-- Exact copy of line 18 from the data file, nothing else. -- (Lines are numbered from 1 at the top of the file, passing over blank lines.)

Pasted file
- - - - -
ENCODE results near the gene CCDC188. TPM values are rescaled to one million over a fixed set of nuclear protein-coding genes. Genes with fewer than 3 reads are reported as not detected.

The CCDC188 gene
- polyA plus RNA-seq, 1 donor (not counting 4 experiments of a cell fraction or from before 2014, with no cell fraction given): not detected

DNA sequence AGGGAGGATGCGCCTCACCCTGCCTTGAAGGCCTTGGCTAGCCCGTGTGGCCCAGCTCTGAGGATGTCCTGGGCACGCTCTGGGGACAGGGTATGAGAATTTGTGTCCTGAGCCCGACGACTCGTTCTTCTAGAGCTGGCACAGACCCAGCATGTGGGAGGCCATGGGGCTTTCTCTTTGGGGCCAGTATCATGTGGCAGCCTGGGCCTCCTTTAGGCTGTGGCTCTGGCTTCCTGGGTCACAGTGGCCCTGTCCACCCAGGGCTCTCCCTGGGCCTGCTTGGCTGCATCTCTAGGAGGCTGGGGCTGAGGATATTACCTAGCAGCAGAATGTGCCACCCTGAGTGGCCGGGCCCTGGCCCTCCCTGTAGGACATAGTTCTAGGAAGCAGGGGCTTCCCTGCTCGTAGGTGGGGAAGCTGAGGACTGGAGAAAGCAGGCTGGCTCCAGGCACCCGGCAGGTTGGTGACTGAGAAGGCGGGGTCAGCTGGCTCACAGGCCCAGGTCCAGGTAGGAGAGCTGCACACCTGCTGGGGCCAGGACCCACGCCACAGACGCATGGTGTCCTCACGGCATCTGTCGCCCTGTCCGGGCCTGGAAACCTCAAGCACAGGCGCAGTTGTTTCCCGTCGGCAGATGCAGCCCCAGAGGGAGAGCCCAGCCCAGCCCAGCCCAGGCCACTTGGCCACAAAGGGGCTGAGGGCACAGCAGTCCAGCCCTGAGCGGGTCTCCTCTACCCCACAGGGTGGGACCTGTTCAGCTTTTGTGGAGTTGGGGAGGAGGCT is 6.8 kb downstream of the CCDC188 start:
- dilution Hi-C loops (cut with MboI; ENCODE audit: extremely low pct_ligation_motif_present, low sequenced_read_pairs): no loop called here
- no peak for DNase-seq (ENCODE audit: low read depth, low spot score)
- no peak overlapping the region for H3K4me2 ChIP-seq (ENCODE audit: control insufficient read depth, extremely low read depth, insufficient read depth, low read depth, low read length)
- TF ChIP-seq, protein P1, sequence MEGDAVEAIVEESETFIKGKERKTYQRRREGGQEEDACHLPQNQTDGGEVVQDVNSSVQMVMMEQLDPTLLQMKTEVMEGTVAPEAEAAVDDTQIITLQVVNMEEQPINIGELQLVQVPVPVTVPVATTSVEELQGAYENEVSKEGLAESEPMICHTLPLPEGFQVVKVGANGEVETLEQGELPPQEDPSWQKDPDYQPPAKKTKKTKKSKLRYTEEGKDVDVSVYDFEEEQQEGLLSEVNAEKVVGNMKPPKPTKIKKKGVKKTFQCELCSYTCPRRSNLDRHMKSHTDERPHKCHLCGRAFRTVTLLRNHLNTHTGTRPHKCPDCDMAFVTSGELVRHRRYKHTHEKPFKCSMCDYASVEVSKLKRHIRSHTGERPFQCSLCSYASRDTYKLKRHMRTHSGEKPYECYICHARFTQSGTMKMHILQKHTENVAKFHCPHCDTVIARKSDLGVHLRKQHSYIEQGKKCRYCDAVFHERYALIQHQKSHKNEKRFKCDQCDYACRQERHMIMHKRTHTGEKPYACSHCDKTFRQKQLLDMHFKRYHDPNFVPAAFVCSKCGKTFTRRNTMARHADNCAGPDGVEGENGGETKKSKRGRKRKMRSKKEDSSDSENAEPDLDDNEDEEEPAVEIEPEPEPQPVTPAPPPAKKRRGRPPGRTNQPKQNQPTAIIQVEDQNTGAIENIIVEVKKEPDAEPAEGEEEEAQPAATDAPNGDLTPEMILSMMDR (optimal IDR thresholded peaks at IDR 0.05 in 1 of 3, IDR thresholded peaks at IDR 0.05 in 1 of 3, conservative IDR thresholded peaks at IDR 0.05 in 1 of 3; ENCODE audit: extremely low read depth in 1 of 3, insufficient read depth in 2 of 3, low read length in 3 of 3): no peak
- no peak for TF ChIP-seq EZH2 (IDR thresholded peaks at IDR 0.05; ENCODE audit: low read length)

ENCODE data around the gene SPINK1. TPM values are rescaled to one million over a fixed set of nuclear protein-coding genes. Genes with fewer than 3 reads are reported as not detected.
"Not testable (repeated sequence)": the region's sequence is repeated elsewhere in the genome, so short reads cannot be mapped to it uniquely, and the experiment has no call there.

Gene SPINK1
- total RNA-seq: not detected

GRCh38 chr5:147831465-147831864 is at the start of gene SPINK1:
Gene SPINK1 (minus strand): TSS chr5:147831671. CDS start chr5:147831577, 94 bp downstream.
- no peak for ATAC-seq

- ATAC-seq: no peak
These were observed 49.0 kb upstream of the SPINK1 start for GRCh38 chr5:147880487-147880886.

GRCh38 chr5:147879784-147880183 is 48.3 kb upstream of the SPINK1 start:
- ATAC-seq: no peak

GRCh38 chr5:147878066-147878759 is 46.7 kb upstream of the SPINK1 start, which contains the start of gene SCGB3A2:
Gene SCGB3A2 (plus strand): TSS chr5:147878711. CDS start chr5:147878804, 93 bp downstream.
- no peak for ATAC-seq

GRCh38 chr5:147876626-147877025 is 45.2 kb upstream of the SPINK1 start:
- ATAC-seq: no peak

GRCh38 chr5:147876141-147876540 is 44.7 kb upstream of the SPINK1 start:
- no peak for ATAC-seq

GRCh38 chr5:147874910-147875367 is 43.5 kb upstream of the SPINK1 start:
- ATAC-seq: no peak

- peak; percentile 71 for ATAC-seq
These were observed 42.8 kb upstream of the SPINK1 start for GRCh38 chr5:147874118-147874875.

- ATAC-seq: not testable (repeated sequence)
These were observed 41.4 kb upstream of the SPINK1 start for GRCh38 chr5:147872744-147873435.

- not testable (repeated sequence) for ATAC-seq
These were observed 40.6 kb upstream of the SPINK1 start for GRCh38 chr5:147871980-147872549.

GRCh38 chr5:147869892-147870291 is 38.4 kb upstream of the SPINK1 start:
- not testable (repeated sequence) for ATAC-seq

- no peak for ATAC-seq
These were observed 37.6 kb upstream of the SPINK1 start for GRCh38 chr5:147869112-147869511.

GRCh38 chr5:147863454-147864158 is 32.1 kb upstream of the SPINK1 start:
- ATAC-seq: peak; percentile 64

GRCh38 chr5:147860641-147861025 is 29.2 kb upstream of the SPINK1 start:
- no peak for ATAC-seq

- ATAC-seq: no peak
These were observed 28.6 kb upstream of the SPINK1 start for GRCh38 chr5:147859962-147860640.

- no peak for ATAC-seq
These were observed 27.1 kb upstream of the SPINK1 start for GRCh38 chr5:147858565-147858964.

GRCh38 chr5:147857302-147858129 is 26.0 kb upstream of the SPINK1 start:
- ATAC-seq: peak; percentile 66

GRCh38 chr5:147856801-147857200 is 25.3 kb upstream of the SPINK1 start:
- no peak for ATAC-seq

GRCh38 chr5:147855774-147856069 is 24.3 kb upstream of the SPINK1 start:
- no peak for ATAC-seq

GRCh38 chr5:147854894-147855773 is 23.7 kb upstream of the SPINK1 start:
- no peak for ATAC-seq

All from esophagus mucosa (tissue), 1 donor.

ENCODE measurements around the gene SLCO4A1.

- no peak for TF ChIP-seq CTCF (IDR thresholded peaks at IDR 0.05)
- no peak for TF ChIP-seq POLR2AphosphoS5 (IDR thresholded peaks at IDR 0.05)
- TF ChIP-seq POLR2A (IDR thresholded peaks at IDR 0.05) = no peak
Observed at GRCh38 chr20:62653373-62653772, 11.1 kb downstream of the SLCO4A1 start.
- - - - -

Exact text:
These were observed 49.0 kb upstream of the SPINK1 start for GRCh38 chr5:147880487-147880886.